I switched to driving on the left easily, though I am still confusing the turn signal and windshield wipers sometimes. I very much miss Waze. Google Maps knows many shortcuts, for which I’m grateful, but I cannot tell you how much I miss real-time reporting of traffic jams. That would have kept me from sitting on Jinja Road for over an hour on Thursday, in one spot, just because. One newspaper has even started a hashtag: #KlaTrafficFrustrations and it is so appropriate. We have always talked about the jam, but now it is beyond epic: I will visit a student in a couple days, and I would normally allow 25-30 minutes to get to his church. He told me to allow 90.
It’s a bit hard to adjust back to a cash-based society. Yes, many merchants accept debit cards, but there are still instances of debit card numbers being stolen, so I try to not make this a habit. It’s also much easier to budget when one is operating from cash.
Most of all, though, it is so good to see people, especially supervising my students. I love seeing them in the field and hearing about their ministries. At one parish, I happened to meet two of our graduates who have been posted there, and it was a delightful reunion.
Thank you for your prayers as I traveled back to Uganda, and please continue to pray for us as we wrap up the holidays and prepare for the students to return in January.
I recently saw this posted on Facebook; it’s a fabulous aerial tour of UCU, showing how beautiful the campus is. As I watched the first time, I was struck at not only how gorgeous the environment is, but of the memories it evoked, both from being a student, and a member of staff.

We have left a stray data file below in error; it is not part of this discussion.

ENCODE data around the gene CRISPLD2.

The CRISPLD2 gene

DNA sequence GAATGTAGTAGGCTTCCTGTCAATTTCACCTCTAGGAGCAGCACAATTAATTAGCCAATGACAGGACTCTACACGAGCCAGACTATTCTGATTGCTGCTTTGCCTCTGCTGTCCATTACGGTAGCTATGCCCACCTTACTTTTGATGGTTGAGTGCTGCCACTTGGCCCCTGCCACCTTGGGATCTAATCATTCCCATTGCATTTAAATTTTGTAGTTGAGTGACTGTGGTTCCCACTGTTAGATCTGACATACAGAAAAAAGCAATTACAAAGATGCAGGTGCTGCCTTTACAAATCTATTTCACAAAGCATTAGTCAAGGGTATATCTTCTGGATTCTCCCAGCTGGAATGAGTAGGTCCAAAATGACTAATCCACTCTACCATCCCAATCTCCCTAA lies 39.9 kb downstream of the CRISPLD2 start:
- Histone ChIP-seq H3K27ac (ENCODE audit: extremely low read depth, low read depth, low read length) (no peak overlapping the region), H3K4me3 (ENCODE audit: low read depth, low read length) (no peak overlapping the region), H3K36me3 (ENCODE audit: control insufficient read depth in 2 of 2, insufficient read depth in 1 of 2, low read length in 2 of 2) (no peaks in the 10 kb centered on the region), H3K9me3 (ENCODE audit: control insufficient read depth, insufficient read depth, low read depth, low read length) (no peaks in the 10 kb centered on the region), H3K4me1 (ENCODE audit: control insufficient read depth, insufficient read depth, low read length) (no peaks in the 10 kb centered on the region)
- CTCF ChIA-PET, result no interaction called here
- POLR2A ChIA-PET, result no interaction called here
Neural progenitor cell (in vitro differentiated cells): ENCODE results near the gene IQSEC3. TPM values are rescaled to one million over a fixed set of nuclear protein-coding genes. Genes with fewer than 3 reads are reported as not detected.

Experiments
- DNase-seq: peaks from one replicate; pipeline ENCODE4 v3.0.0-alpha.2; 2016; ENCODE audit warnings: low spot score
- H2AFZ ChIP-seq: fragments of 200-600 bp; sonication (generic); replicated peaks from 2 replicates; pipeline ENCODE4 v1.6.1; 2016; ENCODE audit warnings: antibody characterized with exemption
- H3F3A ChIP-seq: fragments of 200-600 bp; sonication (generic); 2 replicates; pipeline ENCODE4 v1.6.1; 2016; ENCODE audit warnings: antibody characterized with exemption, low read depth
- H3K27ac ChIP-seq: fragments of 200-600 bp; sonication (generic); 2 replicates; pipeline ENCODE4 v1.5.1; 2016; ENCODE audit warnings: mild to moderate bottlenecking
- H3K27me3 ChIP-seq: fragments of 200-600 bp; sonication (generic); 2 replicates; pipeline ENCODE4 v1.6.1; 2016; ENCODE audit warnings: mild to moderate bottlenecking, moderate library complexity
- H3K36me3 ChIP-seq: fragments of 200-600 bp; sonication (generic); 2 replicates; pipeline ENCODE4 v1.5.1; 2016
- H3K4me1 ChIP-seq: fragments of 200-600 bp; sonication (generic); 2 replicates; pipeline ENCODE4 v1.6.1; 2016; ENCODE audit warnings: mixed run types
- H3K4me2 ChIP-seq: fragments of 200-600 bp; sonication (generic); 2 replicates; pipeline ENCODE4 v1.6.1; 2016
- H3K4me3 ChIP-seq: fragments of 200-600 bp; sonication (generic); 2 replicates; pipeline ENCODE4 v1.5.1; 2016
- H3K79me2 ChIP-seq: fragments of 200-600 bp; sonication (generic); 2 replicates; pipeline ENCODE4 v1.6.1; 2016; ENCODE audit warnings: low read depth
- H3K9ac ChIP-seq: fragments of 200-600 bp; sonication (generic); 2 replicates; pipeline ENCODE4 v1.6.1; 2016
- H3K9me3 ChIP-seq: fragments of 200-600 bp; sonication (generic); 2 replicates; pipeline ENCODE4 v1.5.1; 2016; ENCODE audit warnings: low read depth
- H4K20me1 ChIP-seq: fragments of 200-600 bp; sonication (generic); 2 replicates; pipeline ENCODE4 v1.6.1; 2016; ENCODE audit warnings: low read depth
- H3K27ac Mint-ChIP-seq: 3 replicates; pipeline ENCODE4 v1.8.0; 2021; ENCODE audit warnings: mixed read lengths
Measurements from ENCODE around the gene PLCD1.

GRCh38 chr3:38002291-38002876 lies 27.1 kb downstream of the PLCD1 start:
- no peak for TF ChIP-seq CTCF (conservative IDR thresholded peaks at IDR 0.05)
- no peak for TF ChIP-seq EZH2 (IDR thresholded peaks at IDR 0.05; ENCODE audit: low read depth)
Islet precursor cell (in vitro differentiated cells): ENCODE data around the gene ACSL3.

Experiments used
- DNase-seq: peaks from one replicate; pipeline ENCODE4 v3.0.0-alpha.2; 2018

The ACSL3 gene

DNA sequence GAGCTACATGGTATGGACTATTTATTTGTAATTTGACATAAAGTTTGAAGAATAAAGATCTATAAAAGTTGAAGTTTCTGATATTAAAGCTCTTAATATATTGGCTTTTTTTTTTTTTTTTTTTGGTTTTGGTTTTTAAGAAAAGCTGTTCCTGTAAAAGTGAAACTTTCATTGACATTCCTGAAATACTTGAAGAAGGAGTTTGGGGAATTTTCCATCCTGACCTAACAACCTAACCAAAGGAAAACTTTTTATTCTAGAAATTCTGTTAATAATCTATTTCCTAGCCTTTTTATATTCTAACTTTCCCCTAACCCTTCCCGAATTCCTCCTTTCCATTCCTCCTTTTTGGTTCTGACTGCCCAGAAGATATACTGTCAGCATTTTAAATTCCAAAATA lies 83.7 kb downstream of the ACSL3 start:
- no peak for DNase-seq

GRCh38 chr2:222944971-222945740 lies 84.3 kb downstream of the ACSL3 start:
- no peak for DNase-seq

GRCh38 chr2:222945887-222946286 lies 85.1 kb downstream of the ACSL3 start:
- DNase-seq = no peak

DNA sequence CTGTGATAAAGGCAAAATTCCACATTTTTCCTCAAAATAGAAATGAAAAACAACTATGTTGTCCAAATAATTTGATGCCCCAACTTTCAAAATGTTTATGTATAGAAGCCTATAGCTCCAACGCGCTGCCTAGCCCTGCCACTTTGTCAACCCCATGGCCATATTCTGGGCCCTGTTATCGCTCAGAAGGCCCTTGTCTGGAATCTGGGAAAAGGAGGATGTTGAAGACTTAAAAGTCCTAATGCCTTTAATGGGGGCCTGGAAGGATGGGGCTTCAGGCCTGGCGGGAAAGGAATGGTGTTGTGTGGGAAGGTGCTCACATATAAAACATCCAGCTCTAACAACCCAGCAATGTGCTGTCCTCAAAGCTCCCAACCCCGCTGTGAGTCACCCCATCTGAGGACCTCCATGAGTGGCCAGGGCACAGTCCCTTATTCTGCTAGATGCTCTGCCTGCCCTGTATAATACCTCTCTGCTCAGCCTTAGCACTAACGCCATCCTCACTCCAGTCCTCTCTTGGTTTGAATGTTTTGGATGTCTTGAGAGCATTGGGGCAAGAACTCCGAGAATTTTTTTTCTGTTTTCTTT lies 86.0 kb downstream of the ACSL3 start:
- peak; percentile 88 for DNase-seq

I have a confession to make: when I’m in Uganda, and I see a post from the US about power being out and people are weeping and wailing and gnashing their teeth, I think, “Wow. Y’all can’t deal.” Because power going out in Uganda is a given, and while we have an incredible generator on campus (#mostspoiledmissionary), power goes out. And you deal.
So, here I am, in the US, in Virginia for my sabbatical, and an incredibly strong thunderstorm rolls the through. The power immediately goes out. I think, “It’ll be back in a minute.” Except that it wasn’t.
Y’all, I couldn’t deal. No wifi meant I couldn’t send the email I’d drafted. I was using the data on my phone, but to be honest, my 3G in Uganda is better than my LTE here. There was no A/C; thankfully, it wasn’t hot. I couldn’t cook dinner because my gas range needs the electricity to start. The microwave wasn’t an option, obviously. I couldn’t even go out for food because my car was in the detached garage, and I don’t know whether the motor has a battery back-up. For some reason, not being able to use the elevator didn’t bother me, though I wasn’t looking forward to climbing the steps when I returned.
Praise God, after about three and a half hours, power returned. Hallelujah, and thank you Jesus (and the power bank for my phone that now needs to be recharged).
This little episode really showed me a lot about the state of my heart, and has given me a lot to repent of. So Americans, I am so sorry that I have judged you. Please forgive me. Perhaps now I will have much more charity and grace.